Scheduled maintenance includes everything from oil changes to annual refits and everything in between.
Unscheduled maintenance is things like when you have to repair engines, gearboxes, refrigeration or anything else due to a breakdown or hull repairs to an incident, etc.
All of these things must be recorded in an appropriate manner. You can use a Maintenance Log Book like ours below or maintenance record forms in your SMS, in an electronic maintenance program or even in an Excel spreadsheet but…it must be recorded.
We have a number of clients using specially designed maintenance software programs while others are using either our Maintenance Log Books or ones they’ve developed.
The other question is do we have to keep the records onboard? Simple answer, NO. Again, a number of our clients use our Maintenance Log Book and keep it ashore as they have shore-based maintenance personnel.
Many of our smaller clients use the maintenance form we have in our SMS Manuals and store them in their SMS.
Others use our maintenance form and store them in the cloud enabling maintenance to be recorded and having it accessible to onboard crew and shore-based staff and/or owners.
No matter which method you choose it’s no use unless you ensure all maintenance is recorded when it’s done not a month later.
My crews would often say I was too pedantic in recording maintenance as I insisted in everything being recorded down to changing light globes which may sound a bit extreme.
The benefit of that was upon return from a trip they had changed light globes in one cabin 6 times during that trip. This indicated an electrical fault which had the potential to cause a fire!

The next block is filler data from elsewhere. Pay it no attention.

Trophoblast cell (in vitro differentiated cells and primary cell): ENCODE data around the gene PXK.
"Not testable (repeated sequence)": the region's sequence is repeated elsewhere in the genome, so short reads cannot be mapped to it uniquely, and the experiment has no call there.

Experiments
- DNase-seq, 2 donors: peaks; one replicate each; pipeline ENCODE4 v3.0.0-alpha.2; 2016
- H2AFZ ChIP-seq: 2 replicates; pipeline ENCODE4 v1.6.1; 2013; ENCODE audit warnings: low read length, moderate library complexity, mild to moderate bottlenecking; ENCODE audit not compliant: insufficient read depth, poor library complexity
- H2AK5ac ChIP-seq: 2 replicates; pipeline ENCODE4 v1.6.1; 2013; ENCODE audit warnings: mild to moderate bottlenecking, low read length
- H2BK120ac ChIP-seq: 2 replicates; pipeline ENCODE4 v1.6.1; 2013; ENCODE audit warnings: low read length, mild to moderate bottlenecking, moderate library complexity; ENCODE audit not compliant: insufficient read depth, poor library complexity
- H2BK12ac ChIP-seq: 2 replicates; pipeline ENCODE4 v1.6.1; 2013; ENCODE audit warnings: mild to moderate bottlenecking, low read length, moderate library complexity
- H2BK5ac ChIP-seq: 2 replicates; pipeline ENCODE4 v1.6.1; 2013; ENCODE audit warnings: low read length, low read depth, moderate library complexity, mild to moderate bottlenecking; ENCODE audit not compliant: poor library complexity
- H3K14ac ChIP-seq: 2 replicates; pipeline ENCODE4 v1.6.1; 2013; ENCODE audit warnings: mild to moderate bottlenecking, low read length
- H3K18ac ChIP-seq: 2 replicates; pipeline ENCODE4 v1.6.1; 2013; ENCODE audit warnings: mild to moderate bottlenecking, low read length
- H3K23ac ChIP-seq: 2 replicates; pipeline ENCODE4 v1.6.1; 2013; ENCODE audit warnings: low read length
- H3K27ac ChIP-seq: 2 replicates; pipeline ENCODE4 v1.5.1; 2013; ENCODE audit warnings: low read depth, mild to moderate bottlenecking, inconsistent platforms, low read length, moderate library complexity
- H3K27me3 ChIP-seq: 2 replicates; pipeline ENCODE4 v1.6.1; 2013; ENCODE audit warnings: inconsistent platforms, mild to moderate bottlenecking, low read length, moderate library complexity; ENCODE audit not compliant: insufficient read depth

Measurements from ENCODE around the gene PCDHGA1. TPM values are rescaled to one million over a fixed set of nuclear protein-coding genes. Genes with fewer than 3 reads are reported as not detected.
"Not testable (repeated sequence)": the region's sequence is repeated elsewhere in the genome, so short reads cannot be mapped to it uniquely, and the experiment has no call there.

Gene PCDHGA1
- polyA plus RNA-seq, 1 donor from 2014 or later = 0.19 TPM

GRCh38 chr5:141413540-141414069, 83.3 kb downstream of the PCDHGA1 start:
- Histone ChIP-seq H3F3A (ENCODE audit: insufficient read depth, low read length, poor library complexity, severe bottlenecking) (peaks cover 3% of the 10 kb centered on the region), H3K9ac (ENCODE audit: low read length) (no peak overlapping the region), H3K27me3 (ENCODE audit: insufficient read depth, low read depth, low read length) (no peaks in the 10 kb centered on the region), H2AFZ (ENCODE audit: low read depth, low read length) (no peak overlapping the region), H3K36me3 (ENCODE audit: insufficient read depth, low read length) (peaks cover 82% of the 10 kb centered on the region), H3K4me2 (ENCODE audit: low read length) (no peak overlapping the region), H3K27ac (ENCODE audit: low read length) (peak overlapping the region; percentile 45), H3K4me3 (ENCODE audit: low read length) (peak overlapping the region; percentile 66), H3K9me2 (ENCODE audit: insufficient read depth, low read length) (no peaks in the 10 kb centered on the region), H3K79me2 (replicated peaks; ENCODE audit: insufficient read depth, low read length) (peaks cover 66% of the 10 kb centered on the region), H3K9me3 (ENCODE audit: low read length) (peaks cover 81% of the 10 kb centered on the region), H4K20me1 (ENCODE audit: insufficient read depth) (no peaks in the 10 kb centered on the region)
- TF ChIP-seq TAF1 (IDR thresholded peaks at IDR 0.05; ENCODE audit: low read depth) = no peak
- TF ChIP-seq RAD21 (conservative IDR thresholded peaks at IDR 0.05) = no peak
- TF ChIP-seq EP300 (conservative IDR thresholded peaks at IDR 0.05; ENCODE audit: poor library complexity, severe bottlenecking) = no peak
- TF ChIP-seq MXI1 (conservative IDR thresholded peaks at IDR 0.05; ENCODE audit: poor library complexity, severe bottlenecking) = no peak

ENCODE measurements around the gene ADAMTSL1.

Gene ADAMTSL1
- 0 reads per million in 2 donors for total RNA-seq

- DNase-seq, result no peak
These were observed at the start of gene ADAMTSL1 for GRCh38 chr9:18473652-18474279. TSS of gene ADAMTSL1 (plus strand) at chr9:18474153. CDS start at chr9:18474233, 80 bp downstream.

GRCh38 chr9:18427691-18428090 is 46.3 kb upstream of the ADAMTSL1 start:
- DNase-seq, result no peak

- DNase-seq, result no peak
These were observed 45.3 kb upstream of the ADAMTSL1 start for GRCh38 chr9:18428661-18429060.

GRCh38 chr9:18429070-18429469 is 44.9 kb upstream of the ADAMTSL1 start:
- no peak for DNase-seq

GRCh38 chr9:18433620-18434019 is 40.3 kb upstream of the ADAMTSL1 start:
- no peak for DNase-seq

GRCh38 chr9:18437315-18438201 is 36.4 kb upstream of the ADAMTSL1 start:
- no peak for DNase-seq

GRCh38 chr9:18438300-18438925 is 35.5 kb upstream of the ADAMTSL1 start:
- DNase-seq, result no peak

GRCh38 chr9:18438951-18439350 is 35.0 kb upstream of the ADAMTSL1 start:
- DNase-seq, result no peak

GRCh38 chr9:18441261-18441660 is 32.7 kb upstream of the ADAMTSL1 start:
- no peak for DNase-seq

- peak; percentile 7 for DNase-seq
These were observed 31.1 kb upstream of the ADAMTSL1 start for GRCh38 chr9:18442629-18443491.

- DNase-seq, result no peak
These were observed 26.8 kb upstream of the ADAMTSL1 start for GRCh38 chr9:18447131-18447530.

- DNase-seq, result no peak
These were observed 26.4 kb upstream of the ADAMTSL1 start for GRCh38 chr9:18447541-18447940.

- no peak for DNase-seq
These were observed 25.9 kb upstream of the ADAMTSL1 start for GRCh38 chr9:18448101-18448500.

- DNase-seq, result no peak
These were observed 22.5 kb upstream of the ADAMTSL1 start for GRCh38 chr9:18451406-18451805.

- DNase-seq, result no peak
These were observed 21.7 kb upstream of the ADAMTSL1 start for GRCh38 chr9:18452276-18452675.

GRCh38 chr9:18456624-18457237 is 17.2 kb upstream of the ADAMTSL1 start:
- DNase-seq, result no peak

You don’t have to go to that extreme but must always ensure maintenance relevant to your operation and safety of the vessel are recorded. This demonstrates to AMSA that you run a professional operation!
First recommendation is to ensure you have a method of recording maintenance that suits your requirements, and all maintenance is recorded.
Second is to ensure your SMS has a maintenance schedule or program that outlines what you inspect and/or service and at what intervals, e.g., monthly, annually, etc.
For most of our clients we develop monthly and annual schedules while a few have monthly and biannual programmes in place. The bottom line is the schedule must suit your operations.
In our Maintenance Log Books and forms we include a column for the person undertaking the maintenance to sign of on it.
Our best tip is to record all maintenance, no matter how big or small it is. We recommend recording everything from the replacement of fuses and light globes to major component items such as engines, gearboxes, etc.
This provides a chronological account of all maintenance which gives you a detailed look at how the vessel is running and identifies any areas that may require special attention.
Click Here to view the Maintenance Log Book. If you wish, you can order with free postage.